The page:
Markets operate in cycles, and the Austin real estate market is no different. As I have written many times, we have avoided the most severe effects of the mortgage/housing crisis and recession over the past couple of years.
One indication of market resilience is price stability, and although we have not enjoyed signficant value appreciation, we have not suffered the loss of value that many areas have experienced. The average sale price in December 2009 was about 4% higher than in January 2008, and the median price increased about 2% during that same two-year period.
We all read and hear so much bad news about the national real estate market that keeping a realistic perspective about the Austin/Central Texas area is difficult. Considering that the hardest-hit markets have seen property values decline by 20% to 50%, consider the strength that this chart shows:
The top half of that page shows residential sales by price range from 1998 through 2009. I have highlighted the price ranges that represented 10% or more of each year’s sales. Note that there has been virtually no change in that distribution from 2007 to 2009 — the period of the recession. Even compared to the market peak in 2006, prices remained strong and showed slight migration toward higher prices by the end of 2009.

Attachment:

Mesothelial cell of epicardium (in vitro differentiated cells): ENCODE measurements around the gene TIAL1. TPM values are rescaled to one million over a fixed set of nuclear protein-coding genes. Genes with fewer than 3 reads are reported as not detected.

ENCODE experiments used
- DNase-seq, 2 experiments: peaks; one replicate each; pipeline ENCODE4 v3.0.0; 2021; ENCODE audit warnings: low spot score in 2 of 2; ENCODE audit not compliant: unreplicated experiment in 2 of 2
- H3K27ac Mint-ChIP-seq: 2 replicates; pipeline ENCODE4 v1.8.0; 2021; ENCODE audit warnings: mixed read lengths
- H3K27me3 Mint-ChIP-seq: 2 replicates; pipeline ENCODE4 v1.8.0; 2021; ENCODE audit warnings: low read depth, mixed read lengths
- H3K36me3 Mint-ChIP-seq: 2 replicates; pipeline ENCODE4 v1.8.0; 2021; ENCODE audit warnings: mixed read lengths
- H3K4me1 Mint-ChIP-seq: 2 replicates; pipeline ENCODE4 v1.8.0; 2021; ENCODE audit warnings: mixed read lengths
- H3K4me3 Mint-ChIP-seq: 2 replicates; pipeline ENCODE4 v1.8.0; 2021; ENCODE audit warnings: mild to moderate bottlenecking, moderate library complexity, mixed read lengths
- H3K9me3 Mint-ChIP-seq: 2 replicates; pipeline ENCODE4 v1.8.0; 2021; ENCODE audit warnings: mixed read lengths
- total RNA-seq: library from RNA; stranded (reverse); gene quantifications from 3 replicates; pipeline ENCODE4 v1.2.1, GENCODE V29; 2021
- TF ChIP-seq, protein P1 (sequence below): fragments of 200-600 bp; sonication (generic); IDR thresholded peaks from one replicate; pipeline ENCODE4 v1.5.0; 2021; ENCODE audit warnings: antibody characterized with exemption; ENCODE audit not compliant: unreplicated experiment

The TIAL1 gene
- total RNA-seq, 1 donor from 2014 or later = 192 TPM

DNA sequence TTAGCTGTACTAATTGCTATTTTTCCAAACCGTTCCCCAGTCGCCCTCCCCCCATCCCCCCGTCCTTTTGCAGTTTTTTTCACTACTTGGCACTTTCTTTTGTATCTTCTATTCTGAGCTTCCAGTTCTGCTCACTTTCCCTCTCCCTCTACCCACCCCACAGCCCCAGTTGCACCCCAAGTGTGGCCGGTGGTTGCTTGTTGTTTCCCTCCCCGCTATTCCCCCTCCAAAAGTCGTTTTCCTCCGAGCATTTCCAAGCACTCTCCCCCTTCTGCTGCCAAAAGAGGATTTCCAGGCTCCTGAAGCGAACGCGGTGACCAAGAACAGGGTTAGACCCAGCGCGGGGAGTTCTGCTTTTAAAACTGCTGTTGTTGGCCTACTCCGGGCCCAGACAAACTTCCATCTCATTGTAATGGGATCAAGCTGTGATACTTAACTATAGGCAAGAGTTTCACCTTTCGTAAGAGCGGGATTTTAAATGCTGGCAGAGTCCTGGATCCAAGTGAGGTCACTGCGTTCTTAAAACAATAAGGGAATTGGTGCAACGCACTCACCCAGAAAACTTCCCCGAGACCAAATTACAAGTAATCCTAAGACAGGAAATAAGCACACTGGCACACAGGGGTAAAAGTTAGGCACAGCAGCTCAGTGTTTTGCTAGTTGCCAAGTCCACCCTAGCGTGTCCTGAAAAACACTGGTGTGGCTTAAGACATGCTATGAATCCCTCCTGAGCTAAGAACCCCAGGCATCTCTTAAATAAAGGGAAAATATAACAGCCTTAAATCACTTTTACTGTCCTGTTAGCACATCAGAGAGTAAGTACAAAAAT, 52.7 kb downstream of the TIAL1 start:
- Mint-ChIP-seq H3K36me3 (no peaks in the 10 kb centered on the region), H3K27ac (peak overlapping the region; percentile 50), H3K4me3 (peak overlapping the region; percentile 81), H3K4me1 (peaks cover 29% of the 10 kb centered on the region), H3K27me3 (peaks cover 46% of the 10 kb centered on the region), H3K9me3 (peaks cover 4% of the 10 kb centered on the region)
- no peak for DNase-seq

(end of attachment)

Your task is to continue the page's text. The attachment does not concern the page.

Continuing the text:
The bottom half of the price distribution summary simply accumulates the sales percentages from the top half. Instead of discussing median price as a statistical measure, this chart, in simple, visual terms, is an attempt to answer the question: “If a home buyer wanted to see half of all available listings, how high would the price range have to be?”
You can see that in 2000, shopping up to $160,000 would have covered more than 1/2 of all available homes. By 2007, you would have to look up to $200,000 to reach the same part of the market, and that didn’t change in 2008 or 2009.
This chart and a wealth of other market data is always available at www.AustinMarketDashboard.com. You will see there that average and median prices in our area fell from December to January. That isn’t unusual, but it was exaggerated this time because it followed an unusual price spike in December. Still, the price decline in January gets us back to about the same point as in January 2007 and 2008, and we’re still above January 2006.